By: Judy Lyden
Thanksgiving is a marvelous occasion – for adults – but try it on from a child’s point of view. All attention is on a dinner that at best seems suspect at best.
There’s this giant thing that was given a bath in the kitchen sink like my sister, and then was stuffed, I don’t even want to think where, with bread – yuck – and then it was put into the oven. I wonder if I would fit into the pan?
While visions of Hansel and Gretel come to mind, lots of children sulk at Thanksgiving simply because they feel as if they are not included. They are strangers and the strangers are taking Mom’s heart spaces, and even for a few hours it seems intolerable.
All these people in the house are taking Mom’s attention away from me. I get shoved into the other room while they laugh and joke without me. And for no apparent reason, the chil
Begin to include the child early with shopping. Taking a child or all the children to the grocery store is a royal chore, but if you go early enough, the lines are short and the kids have a ball. Make the list together, explain Thanksgiving food. There might be a lot of yucks and a lot of euus, but explain that daddy likes this and Aunt Martha likes that, and silly Grandma Judy likes the ground up raw cranberries and oranges as a relish.
Make shopping a together thing. Assign grocery items to be foun
On Thanksgiving Day, my three girls fought miserably about who would set the table. “It’s my turn.” “You don’t even like Thanksgiving.” “Are you going to use paper or plastic?” “MOM!!”
Now, it’s easy. They all live in their own homes and they all bring everything – even the turkey, to be cooke
And they bring their little ones who delight Grandma and whose turn it is now to regard the food with suspicion, and well they should.
They are used to machine cut bread, not stuffing, so that’s another “Mmmm, maybe next year.” Cranberry sauce from a can will be a favorite if you can get them to try it. Sweet potatoes are alluring if there are enough brown sugar and marshmallows, and mashed potatoes will usually make up a small child’s plate and considering the vitamin C, it’s probably a good dinner.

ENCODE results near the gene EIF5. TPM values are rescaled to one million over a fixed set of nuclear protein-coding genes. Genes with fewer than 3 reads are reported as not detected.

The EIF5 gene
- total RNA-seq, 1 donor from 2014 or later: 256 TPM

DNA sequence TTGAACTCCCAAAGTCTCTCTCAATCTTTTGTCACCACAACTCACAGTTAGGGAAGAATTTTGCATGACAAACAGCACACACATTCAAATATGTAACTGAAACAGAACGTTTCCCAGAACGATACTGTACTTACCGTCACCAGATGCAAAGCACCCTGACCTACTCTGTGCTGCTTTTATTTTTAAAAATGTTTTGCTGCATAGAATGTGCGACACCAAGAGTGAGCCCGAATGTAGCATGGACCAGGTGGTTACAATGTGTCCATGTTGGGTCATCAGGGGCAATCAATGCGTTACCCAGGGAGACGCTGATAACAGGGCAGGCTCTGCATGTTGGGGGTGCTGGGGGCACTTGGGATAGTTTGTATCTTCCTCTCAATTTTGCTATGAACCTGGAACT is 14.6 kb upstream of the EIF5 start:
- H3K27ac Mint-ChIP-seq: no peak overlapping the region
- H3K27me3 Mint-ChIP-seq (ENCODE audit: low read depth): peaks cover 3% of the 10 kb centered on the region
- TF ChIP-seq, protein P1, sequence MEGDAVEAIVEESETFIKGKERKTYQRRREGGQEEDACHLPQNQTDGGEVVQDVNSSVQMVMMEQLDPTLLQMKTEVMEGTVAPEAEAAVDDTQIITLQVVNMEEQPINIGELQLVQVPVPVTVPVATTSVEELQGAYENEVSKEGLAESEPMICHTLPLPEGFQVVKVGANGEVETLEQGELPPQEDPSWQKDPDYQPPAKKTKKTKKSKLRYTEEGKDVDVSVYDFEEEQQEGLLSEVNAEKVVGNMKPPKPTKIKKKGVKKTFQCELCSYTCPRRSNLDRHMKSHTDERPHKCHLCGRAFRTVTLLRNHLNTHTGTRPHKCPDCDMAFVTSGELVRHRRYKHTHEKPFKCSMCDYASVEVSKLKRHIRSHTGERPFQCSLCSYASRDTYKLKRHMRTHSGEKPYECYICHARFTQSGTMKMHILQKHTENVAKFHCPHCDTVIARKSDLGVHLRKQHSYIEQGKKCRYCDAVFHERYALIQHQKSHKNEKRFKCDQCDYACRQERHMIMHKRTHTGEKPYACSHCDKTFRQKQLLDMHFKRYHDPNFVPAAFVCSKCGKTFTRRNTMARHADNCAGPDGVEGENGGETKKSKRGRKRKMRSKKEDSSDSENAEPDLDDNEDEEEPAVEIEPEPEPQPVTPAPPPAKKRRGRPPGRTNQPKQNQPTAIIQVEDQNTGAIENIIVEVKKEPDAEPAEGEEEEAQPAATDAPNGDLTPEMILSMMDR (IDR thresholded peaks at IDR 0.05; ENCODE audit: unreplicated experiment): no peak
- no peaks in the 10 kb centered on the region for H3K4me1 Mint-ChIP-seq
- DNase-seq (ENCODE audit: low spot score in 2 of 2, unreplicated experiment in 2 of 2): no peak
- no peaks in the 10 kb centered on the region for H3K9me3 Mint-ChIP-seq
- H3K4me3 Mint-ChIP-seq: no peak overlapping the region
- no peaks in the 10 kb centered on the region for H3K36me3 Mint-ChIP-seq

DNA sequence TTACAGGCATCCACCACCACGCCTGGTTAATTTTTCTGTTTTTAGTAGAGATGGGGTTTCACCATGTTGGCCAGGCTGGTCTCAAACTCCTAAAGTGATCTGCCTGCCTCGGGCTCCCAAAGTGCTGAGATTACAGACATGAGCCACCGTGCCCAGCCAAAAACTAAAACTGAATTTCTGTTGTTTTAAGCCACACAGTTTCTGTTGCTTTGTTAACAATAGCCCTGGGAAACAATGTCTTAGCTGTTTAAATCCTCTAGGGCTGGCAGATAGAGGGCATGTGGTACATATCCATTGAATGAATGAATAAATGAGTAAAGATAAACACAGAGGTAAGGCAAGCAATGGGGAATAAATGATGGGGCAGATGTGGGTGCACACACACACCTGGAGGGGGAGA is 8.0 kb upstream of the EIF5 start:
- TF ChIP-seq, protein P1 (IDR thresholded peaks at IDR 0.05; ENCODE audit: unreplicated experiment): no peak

And grandma understands from experience while mom is irritated. It’s a festival, let the kids enjoy it as they will.
Thanksgiving is a nearly 400 year old tradition. It’s filled with stories and songs, and symbols and memories. That’s another part of the occasion that is often lost on the children because it’s often new for them. It’s an album day, a story day, a memory day, and sitting with a child or cooking with a child and talking about family, old friends and what it used to be like a long time ago help children understand older people, and stories they are likely to hear later in the day. It helps them become more involved.
Helping with Thanksgiving chores is important to children too. Just being dressed up and attending a dinner they find suspect is not a happy event. It’s dull as dishwater. Let kids dress down and remember, no matter how much you want to “just be an adult,” your child is waiting for you to be mommy. With young children ages 3-7, if you are traveling to a strange place or the house of a relative, it’s a good idea to spend the first 20 minutes with them while they adjust to the party scheme, and let them wander off on their own.
Comfort for a child is different from an adult’s comfort. Even what they see is different. Get down, sit down, kneel down to a child’s level and look around. Noises, the unfamiliar, too much, too many odd smells are simply strange to young children and can created a fear zone.
Thanksgiving is a marvelous adventure that comes only once a year, so make it special and make it fun for kids, but don’t expect too much.